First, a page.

T Minus Five, Four

I made my final "shakedown hike" last night. That's where I go spend a night in the woods with the exact load I think I'll be taking on the AT just to see if I forgot anything. I hit the trail mid-afternoon and headed to a place nearby called Shining Rock Wilderness. The place is named for a mountain called Shining Rock, which is known for a giant pile of bright white quartz near the top, which can be seen for many miles.

On the way to Shining Rock, there is a saddle known as Flower Gap. It's a few hundred feet of grass and blueberry bushes on an open area between two small mountains. You can look west out into the Pisgah National Forest, or east into Asheville and the surrounding area. It's one of the prettiest areas on the hike and it's the spot where a bear stepped on Katie last summer. 

We were planning a three day trip to Cold Mountain with a friend and the three of us camped at Flower Gap on the first night. The plan was to leave our tents there, hike to Cold Mountain on day two, return to our tents that night, and hike out on day three. On the morning of day two, Katie tapped on my tent and said, "I have bad news, and I have worse news." I knew immediately what both pieces of news were. "A bear got into our camp last night, and now we have no food."

"How do you know it was a bear?" I asked as I climbed out of my tent.

"Because it stepped on me in the middle of the night!"

We roused our friend and walked to the tree where we had hung our food the night before. The bags were shredded and all that remained of our food were tattered bits of foil, one Clif bar the bear had somehow missed, and a pack of sugar-free gum. This would not fuel three humans for two more days, so dejectedly we abandoned that trip early and walked back to the car.

Moments after taking this picture I was running from a bear.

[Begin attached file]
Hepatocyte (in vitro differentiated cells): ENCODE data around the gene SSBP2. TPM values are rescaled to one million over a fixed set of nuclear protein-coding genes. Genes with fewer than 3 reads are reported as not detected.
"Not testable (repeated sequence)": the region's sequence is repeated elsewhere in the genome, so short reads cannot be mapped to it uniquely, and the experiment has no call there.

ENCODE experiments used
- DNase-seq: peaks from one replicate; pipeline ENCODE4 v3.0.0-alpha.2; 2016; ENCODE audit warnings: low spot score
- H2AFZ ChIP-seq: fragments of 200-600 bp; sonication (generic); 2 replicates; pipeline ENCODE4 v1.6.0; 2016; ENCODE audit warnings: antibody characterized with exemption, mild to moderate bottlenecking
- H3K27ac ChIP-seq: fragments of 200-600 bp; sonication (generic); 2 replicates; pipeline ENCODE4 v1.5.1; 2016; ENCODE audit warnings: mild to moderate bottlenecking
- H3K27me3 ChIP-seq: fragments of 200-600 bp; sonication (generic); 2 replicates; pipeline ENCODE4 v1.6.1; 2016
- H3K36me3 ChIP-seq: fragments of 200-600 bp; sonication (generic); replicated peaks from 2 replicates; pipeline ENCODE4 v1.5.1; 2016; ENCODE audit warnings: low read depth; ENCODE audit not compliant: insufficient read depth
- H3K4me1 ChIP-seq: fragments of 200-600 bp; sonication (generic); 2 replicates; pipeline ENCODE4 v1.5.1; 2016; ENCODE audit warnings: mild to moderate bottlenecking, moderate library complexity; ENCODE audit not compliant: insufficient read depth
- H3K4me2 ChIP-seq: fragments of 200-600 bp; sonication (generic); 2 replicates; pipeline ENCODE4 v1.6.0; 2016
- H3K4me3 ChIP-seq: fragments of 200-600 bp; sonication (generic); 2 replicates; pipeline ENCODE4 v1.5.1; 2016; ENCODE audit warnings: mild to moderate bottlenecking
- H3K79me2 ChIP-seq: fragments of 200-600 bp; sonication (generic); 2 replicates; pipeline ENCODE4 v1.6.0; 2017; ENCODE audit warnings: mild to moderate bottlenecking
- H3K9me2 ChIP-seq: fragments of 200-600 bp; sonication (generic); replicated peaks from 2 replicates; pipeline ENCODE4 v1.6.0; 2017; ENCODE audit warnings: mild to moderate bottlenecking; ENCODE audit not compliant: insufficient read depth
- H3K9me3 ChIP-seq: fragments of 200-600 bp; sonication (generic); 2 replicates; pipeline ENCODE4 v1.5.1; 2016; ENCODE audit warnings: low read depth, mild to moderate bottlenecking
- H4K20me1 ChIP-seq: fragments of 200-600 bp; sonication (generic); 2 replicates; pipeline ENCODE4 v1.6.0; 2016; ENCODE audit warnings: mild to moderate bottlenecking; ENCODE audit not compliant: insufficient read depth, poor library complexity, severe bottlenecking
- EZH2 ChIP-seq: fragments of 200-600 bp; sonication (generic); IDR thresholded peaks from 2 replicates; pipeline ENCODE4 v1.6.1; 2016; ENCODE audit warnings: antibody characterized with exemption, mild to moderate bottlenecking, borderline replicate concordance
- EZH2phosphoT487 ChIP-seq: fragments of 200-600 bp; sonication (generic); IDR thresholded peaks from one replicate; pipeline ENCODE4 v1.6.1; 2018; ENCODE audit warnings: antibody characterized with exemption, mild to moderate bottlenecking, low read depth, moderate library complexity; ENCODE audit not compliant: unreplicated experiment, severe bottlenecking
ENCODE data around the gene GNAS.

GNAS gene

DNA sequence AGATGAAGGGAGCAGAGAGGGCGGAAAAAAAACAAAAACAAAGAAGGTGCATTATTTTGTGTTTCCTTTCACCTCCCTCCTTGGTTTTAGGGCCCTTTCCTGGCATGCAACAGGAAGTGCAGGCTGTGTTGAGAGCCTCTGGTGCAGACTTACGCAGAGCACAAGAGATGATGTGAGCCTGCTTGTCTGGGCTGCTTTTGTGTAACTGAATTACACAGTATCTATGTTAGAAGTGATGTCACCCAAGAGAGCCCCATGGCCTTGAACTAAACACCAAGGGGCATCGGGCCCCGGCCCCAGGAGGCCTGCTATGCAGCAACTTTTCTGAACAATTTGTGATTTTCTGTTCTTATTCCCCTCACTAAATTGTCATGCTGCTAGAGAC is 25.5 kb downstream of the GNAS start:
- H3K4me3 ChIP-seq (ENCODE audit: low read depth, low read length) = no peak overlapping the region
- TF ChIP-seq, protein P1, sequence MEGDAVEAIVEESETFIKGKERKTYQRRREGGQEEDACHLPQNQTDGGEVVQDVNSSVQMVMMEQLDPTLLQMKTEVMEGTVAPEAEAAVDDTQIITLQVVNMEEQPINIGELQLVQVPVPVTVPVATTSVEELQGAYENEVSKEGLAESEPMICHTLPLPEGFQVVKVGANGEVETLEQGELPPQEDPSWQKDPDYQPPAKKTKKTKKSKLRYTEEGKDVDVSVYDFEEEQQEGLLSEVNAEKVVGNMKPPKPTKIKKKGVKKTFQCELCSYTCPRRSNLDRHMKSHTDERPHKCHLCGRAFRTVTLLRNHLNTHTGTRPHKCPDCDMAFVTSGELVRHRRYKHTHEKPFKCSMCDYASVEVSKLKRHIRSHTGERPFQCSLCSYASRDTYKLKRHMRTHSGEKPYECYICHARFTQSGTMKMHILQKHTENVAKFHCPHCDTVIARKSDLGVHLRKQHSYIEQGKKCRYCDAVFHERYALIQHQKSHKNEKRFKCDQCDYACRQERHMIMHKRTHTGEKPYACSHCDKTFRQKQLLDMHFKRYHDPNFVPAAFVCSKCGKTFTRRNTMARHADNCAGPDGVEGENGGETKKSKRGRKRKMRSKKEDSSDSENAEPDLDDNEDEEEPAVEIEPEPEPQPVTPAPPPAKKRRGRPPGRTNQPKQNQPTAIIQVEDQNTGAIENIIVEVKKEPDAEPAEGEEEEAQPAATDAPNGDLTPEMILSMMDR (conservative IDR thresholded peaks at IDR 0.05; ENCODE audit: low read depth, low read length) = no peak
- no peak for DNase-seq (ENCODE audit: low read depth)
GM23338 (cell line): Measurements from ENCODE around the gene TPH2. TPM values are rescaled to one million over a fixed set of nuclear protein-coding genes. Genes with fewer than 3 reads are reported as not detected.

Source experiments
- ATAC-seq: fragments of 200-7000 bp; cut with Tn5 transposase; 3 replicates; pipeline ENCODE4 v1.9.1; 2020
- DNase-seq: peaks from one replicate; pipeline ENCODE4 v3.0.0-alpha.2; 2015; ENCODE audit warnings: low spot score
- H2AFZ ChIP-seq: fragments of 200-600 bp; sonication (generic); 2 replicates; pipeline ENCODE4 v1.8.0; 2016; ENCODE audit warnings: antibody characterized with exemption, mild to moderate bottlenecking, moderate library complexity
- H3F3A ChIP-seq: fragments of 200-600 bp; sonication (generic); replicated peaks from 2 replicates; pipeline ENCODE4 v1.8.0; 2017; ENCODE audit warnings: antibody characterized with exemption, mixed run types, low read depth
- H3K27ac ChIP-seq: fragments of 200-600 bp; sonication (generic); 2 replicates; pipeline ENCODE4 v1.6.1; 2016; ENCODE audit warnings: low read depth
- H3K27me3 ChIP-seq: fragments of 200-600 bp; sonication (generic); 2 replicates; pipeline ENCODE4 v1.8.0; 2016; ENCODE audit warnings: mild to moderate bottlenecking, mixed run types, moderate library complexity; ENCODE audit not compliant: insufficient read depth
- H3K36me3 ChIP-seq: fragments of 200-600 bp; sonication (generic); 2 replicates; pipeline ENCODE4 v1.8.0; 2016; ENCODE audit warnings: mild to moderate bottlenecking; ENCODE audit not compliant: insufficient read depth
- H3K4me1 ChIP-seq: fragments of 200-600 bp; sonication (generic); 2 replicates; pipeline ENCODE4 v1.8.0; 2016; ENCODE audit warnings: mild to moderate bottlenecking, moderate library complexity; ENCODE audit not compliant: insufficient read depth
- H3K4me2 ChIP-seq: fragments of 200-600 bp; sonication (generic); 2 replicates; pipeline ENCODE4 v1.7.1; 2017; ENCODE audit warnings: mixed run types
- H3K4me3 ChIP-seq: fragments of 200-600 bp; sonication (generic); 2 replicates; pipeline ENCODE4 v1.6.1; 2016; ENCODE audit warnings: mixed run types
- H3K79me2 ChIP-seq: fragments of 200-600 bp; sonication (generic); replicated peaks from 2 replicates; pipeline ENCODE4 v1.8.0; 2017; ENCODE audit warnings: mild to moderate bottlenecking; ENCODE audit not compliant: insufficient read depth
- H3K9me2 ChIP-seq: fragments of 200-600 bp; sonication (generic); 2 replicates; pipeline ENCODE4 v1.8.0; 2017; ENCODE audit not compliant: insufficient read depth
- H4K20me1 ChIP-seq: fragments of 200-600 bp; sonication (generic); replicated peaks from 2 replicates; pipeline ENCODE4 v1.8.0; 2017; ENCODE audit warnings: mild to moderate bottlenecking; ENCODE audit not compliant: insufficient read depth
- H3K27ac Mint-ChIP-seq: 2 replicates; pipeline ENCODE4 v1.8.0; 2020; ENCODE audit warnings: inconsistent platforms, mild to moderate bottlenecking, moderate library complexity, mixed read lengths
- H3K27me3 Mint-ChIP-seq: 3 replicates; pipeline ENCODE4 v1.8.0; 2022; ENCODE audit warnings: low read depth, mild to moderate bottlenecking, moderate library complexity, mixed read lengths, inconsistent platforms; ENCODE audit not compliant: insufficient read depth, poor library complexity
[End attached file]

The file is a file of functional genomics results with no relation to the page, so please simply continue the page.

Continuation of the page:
I've been back to Shining Rock and Flower Gap numerous times since, but mostly in the winter. The memory of that event was not at the forefront of my mind as I ate my dinner last night. I was camped about a mile away, and had carried my food and some water to this spot to watch the sunset. It was lovely. The temperature was in the 50s and aside from a strong breeze it was perfect sittin' weather. 

Once the sun vanished the temperature started to drop a bit and that breeze became a bit chilly. I had my pack stashed in an area out of the wind, and was standing by it putting my things away when I saw a large black shadow emerge from the darkness about forty feet in front of me. It had the bulk of a small cow and moved effortlessly, gliding through the dark making no sound. It took my brain a few seconds to register what I was seeing. Large dog? No. Small cow? Don't be ridiculous. Bear? Shit. Bear. 

It definitely saw me, and I'm sure that the still open pouch of steaming beef stew residue was setting off every alarm in the thing's giant head. We both froze and stared at each other. 

Now, I've been hiking for over twenty years, and both of my bear encounters are in this story. I know from reading and hearing it again and again that black bears are timid and will usually flee first. You're supposed to make a lot of noise so that's what I did. I raised my arms above my head and shouted, "YAH! YAAAAH! GO AWAY BEAR!" 

This bear either did not speak English or had not read the same books I had read, because instead of fleeing, he cocked his head like a curious dog and did the opposite of fleeing, which was moving closer to me. I've seen this act before, he seemed to say. Your pitiful cries are no match for my powerful claws. You smell like food.

The bear closed the distance to about twenty feet and I yelled again. The sun was gone and only the moonlight remained. I continued yelling and flipped on my headlamp. This new light source confused the beast and he stopped his advance. One more yell and I backed away until I couldn't see him through the trees and then I began walking briskly along the trail for the next ten minutes, stopping often to listen for grunts and growls behind me. 

I reached my camp after another ten minutes, passing two other campsites along the way. I warned my neighbors of the bear sighting, we all hung our food from the highest branches we could find and retired for the evening. 

When I awoke this morning, despite having hung my bag, all of my food was gone, as were my neighbors' supplies. All that remained were cracked branches, coiled rope and a huge pile of empty wrappers and boxes, pockmarked by jagged teeth and covered with drool. One group said they came face to face with it while trying to hang their food. Their leader told me, "I shined my flashlight into the trees and saw two green eyes coming toward me so I threw my food bag at it and ran back to our tents!"

Thankfully no one was hurt, and the worst of it was that we all had to hike back out to our cars this morning on empty bellies. Bear: 12, Humans: 0.

Oh, and the good news is, other than that whole bear thing, the shakedown hike was a success, my gear feels great and I'm ready to go live outside for a while!